Beautiful as Yesterday by Fan Wu
Told in the three alternating voices of a Chinese mother and her two Chinese American daughters, Fan Wu‘s second novel weaves a family tapestry filled with the multiple layers of intermixed cultures and generations.
Mary, once Guo-Mei, now lives comfortably in Silicon Valley with her American-born Chinese husband and their young son. She has a secure job thanks to her graduate UC Berkeley chemistry degree, even if she won’t kiss up to her erratic boss. Her supportive girlfriends, together with their larger church congregation, keep her emotionally and spiritually buoyed.
Having made her younger sister’s American college education possible, Mary feels wholly responsible for Ingrid-no-longer Guo-Ying. An accountant by training, Ingrid sees life as a free-spirited adventure when she finally escapes her sister’s watchful eye (and controlling words) and heads to New York City. She translates and tour guides to pay her bills, and thinks she might actually like to be a writer.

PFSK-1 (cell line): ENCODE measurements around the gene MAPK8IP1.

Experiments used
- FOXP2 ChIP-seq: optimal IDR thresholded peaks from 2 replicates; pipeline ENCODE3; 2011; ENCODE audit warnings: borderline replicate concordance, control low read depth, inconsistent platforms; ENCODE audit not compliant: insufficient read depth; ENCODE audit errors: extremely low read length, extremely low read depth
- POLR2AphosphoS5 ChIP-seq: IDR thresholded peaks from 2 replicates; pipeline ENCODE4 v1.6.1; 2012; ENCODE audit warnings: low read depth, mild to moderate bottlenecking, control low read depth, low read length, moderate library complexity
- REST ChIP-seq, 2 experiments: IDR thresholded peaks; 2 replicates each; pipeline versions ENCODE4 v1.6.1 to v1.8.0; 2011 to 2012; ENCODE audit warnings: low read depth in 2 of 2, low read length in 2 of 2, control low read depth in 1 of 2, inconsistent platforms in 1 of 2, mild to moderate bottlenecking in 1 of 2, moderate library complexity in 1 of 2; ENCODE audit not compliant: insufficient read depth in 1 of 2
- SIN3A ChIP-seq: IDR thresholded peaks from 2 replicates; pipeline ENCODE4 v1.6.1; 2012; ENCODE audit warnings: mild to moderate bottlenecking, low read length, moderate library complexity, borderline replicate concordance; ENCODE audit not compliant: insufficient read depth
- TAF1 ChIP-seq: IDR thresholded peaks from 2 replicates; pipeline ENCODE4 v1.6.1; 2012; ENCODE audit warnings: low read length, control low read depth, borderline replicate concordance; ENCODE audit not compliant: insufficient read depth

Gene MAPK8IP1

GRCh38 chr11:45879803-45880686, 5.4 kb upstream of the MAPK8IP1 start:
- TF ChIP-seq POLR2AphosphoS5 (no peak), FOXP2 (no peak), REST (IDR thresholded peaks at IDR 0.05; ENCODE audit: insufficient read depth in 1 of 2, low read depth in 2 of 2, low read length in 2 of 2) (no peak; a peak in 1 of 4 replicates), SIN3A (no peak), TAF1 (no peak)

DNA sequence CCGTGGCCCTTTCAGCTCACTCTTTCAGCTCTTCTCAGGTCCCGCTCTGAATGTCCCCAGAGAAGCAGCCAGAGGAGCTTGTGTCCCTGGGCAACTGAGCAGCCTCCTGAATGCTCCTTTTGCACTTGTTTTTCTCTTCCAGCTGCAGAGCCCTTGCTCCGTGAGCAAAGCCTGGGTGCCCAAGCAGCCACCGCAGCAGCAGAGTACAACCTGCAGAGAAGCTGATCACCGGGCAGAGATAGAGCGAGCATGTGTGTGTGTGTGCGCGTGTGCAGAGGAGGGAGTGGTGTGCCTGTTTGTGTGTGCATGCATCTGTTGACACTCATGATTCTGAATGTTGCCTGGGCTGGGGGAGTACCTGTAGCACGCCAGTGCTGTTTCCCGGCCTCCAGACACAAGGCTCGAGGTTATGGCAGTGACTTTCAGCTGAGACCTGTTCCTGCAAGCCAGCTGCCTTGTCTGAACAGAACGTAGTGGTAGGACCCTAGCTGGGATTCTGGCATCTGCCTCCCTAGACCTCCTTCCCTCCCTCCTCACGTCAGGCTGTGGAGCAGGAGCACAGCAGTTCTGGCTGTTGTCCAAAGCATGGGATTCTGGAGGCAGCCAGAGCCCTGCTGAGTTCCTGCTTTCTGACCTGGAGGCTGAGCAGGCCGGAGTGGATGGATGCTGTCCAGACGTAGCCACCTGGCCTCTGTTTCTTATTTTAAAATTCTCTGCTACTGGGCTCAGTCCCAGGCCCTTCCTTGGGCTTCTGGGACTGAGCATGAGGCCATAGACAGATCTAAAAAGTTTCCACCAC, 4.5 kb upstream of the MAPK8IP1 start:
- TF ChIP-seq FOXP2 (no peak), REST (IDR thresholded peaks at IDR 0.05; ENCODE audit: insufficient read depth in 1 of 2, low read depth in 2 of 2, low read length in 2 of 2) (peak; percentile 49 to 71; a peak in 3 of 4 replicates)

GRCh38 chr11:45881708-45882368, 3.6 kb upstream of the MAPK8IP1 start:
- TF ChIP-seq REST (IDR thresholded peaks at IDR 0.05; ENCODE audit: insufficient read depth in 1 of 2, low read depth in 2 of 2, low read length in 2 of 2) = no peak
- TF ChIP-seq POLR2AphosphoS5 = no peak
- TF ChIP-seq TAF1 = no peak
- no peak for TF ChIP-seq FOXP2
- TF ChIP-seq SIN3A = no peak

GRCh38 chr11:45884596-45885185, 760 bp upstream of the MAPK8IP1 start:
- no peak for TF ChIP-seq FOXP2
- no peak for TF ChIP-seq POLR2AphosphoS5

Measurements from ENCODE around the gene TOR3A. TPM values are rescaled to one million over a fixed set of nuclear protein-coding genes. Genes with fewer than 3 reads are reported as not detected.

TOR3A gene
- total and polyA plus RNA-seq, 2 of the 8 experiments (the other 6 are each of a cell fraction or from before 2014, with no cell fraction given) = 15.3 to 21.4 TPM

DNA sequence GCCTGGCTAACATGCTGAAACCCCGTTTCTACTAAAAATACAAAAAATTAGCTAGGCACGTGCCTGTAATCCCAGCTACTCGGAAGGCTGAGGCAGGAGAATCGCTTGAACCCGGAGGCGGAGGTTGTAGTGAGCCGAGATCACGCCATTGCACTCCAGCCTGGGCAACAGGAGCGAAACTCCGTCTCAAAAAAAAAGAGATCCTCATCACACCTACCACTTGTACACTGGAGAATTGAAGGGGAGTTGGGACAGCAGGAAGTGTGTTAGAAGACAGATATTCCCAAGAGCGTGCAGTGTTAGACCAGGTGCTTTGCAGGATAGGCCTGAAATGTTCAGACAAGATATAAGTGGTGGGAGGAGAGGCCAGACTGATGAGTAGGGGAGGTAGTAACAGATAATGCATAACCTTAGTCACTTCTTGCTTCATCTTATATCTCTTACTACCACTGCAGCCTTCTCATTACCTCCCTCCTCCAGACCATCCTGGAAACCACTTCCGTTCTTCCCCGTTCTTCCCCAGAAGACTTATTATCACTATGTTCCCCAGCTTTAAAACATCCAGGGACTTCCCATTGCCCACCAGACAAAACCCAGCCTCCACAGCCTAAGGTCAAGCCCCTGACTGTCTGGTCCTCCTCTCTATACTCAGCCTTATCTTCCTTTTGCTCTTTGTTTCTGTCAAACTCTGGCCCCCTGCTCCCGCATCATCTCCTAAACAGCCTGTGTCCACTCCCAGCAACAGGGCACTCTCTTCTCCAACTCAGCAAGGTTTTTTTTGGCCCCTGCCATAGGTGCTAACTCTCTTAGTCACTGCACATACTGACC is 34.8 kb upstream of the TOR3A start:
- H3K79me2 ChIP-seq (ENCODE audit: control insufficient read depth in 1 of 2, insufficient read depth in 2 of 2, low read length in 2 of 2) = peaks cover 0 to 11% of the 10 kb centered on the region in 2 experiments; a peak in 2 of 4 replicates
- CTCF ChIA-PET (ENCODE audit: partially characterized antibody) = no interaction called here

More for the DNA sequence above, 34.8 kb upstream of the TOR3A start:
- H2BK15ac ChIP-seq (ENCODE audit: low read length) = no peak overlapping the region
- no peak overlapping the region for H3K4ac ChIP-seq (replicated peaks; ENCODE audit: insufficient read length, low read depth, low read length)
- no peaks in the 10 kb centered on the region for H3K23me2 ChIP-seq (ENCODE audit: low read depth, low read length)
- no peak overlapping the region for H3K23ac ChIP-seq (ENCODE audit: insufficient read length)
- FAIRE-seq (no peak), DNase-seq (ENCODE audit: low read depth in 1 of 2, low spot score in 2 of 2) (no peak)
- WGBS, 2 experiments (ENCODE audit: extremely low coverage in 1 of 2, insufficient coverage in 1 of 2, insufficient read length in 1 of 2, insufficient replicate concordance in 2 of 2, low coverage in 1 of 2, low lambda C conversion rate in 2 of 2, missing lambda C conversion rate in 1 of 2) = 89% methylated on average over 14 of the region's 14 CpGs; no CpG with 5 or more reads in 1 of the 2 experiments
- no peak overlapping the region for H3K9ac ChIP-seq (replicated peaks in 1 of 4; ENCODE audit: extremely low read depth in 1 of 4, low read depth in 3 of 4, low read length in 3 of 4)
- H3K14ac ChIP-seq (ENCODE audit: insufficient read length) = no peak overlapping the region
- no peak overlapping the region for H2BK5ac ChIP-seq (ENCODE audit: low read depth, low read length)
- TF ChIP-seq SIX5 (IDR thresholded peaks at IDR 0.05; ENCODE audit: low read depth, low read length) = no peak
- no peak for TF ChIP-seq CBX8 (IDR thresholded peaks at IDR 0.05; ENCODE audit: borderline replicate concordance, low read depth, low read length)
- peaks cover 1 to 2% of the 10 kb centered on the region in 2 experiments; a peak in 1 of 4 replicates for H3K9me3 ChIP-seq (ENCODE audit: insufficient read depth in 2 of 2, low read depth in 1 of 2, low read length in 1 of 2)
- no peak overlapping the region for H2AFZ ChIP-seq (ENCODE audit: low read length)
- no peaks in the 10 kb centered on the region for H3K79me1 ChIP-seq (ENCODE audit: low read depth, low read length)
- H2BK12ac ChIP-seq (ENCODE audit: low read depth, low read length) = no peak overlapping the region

The sisters are reunited in California when Fenglan, their recently widowed mother, arrives from China on an extended visit with Mary and her family. Wu intertwines China’s tumultuous recent history into Fenglan’s memories, and offers glimpses of the astonishing changes of 21st-century China through the aging Fenglan’s bewildered eyes. Leaving all that is familiar and integrating herself into a new life without benefit of language or community prove understandably difficult. While Mary – and very quickly her young son – insist Fenglan should live with them always, Fenglan is sure she wants to return home, even if she has to be alone.
Wu adroitly explores the immigration challenges of multiple generations, capturing the dissonance of adjustment at such different stages of people’s lives … and shows that immigration is no longer a one-way journey in our ever-shrinking world.